In the wake of the Covid-19 pandemic, widespread digital acceleration has catapulted fintech firms further into mainstream usage than ever before. As the highly advanced technological infrastructures of challenger banks outpace their more-traditional counterparts, it’s worth asking whether there’s a place for banking as we know it in a
Traditional banking has struggled to keep up with modernization for some time now. Very little in terms of infrastructure
has been modified in the 21st Century, and bank managers are generally hesitant when it comes to embracing new technology.
Although it can be argued that the arrival of online banking services is an example of modernization, the table above illustrates a growing problem for traditional banks. Innovations in the world of fintech have led to a tidal wave of venture capital funding – reaching more than $30 billion in total in Q2 of 2021 alone.
These funds are paving the way for more and more advanced financial products that risk winning far more custom at the cost of banks. As challenger services continue to grow, can traditional banking really keep up with the growth of fintech? Let’s take a look at the seismic challenges facing banking as we know it:
Fintech’s Impact on Traditional Banking
Fintech utilizes modern technologies like artificial intelligence, big data, and the cloud to deliver tailored solutions to customers. Businesses prioritize seamless delivery, customization, speed and relevance in their financial offerings.
Modern fintech structures also enable firms to offer products and services that can be as much as 10-times less expensive than their more-traditional counterparts.
Both traditional and their fintech-based challenger bank rivals operate within the same financial ecosystem, so why can’t older banks simply work to catch up? Well, the capacity of traditional banks to use new technologies is hindered by ageing systems and dated regulatory red tape. Because of this, it’s far more difficult for banks to release new services or products that can serve clients in the same ways as fintech firms. Banks are typically more process-oriented than fintech.
For instance, to open an account or apply for financial services, many banks still require customers to be
physically present, and not all institutions are capable of validating your identification online. Because of this, traditional banks are still operating in a flat-footed manner as fintech continues to grow exponentially.
One key example of the power of modern fintechs comes in the form of Revolut, which at a valuation of $33 billion has become the UK’s most valuable startup.
Maxim Manturov, head of investment research at Freedom Finance Europe, acknowledges Revolut’s technological adaptability as a driving force behind the company’s success. “Founded in 2015, Revolut has grown into one of Europe’s dominant consumer financial technology companies, constantly adding new features. The app started out as a way to avoid currency conversion fees when travelling but quickly added banking, trading and crypto features among dozens of products.”
Today, Revolut stands as one of many threats to the future of traditional banking, with other advanced firms like Starling Bank, Monese and Monzo also set to generate more disruptive influence in the coming years. With this in mind, how can banks look to secure their future?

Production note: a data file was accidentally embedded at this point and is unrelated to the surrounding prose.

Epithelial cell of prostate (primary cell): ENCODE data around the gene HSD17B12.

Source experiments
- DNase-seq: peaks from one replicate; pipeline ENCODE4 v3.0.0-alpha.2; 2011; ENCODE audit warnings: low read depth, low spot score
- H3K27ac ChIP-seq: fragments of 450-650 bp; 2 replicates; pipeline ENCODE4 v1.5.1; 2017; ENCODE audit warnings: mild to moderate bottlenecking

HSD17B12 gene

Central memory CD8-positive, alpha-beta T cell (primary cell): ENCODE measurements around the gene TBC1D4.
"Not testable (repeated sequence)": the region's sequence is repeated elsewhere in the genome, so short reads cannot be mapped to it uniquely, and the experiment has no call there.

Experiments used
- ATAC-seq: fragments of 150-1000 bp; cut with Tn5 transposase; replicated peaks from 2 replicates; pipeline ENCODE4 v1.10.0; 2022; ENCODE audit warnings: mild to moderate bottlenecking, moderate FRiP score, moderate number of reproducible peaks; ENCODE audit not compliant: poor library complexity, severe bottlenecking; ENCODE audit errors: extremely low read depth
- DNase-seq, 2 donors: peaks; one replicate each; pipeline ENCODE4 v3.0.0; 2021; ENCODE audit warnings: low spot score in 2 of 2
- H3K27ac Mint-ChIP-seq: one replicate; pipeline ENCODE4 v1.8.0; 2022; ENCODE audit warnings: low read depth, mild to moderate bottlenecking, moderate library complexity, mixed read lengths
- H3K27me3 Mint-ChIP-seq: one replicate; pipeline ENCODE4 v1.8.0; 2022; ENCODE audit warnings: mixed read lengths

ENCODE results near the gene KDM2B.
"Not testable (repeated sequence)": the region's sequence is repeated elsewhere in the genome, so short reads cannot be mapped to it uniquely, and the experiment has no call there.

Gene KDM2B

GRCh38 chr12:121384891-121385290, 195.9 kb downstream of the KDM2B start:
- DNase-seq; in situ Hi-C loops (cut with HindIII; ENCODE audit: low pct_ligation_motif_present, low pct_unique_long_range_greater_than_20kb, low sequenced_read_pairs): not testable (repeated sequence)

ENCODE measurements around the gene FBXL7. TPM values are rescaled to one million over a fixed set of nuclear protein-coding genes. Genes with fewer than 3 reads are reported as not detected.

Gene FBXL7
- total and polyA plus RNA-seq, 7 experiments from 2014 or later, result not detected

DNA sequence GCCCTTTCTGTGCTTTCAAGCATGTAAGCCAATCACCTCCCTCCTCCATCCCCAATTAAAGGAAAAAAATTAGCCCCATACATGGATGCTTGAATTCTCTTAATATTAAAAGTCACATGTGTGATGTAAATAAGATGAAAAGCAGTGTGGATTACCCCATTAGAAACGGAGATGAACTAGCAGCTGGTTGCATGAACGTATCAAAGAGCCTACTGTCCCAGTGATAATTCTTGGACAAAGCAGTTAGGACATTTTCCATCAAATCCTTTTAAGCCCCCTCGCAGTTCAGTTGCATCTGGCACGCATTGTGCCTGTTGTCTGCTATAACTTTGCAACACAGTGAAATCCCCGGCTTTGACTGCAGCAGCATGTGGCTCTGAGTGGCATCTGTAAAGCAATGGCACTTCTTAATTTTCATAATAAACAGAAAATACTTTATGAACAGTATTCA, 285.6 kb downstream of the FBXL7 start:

Surviving the Fintech Onslaught
To help traditional banks survive the rise of fintechs, one strategy that can be adopted revolves around enhancing the efficiency and speed of banking infrastructures. This approach is already being utilized by JPMorgan in a bid to keep up with the mounting competition.
Another popular approach involves
making investments in fintech startups through venture capital. The likes of Goldman Sachs, JPMorgan, Citi and Capital One, among many others, have all bought equity stakes in plenty of startups within the field of capital markets, wealth management and even cryptocurrency through VC funding rounds.
There’s also the prospect of strategic partnerships with tech firms that can work to leverage the expertise of both companies, forming a
symbiotic relationship. For instance, Goldman Sachs partnered with Apple to launch a new credit card. This enables Goldman Sachs to bring to the table its financial and regulatory prowess, while Apple leverages its expertise in technology.
In their current form, banks will find it difficult to face up to the challenges offered up by emerging fintech unless they’re willing to evolve at a quicker rate and embrace their counterparts.
Why Banks are Well-Positioned to Continue to Thrive
Despite a wave of exciting innovations emerging from the field of fintech, it’s unlikely that banks will be replaced anytime soon. The greater levels of industry expertise at the disposal of traditional banks mean that institutions have the power to
apply vetted technologies in order to develop solutions that are well-suited to their processes.
It’s also worth acknowledging that traditional banks have been making more of a concentrated effort to invest in data science and analytics. With their far larger pool of resources and industry knowledge, it’s likely that they’ll retain a competitive advantage for long enough to remain top of the finance food chain – even if they’re operating at a slower rate.
In the future, it’s far more likely that we’ll see the traditional and challenger banking landscape embrace each other better, rather than face-off against one another – leading to the quicker adoption of innovative services and a far better understanding of the needs of customers. With this in mind, traditional finance and modern fintech will both play a vital role in paving the way for a bright future across the industry.